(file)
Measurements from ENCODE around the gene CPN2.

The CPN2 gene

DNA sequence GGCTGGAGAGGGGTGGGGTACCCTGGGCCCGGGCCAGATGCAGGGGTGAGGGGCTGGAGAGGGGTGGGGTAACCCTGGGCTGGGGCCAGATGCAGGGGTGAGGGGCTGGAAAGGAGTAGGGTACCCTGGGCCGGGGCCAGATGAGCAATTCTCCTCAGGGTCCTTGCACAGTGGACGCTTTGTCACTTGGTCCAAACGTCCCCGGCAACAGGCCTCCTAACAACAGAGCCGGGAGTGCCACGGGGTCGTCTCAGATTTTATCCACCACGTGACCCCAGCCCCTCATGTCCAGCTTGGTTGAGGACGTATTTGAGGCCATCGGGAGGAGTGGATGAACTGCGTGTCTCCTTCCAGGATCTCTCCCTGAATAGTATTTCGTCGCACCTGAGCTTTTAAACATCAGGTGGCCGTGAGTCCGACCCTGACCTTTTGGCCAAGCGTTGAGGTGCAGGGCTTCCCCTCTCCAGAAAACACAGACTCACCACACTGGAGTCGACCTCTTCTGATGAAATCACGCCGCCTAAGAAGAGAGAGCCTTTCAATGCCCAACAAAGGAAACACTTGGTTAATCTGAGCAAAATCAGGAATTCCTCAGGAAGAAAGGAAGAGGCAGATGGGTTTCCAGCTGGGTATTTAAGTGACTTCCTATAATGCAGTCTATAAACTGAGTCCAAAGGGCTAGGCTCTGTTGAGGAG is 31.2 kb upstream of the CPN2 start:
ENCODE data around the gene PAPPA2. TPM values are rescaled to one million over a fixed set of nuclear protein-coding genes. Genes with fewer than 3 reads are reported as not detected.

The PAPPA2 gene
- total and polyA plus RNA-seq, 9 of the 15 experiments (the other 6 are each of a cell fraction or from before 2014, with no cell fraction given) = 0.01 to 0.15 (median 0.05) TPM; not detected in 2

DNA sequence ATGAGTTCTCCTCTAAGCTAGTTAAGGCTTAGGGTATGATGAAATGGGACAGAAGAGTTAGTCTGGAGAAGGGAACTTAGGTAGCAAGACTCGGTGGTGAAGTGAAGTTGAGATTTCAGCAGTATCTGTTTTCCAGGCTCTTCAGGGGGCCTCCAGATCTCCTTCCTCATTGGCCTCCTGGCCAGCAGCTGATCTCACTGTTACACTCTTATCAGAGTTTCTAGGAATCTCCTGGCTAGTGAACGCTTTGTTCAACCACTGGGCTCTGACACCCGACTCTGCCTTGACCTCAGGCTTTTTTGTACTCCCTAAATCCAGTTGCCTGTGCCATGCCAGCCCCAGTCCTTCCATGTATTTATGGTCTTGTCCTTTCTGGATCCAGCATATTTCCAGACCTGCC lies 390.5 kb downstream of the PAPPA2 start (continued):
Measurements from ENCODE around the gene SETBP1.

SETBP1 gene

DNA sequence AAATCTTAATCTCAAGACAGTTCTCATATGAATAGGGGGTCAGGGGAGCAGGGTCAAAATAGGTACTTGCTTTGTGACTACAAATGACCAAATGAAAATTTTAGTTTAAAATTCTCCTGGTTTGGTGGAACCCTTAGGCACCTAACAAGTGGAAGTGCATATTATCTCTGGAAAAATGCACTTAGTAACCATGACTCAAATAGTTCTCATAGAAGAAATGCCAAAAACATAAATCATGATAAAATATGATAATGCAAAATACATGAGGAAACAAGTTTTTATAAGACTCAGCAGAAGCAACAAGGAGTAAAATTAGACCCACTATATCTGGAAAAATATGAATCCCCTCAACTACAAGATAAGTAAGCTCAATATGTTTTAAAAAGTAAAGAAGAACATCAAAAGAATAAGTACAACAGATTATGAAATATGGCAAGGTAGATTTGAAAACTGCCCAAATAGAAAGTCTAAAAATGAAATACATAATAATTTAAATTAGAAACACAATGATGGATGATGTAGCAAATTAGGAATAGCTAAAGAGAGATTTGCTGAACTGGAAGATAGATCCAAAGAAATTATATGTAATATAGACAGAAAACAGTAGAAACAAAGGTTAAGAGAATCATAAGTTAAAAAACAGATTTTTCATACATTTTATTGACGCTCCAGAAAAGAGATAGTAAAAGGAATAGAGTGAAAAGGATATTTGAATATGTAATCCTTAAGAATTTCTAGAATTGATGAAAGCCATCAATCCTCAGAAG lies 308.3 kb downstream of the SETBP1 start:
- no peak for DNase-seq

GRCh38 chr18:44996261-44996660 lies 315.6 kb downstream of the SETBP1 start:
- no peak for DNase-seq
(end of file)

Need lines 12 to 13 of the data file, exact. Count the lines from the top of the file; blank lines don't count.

GRCh38 chr18:44996261-44996660 lies 315.6 kb downstream of the SETBP1 start:
- no peak for DNase-seq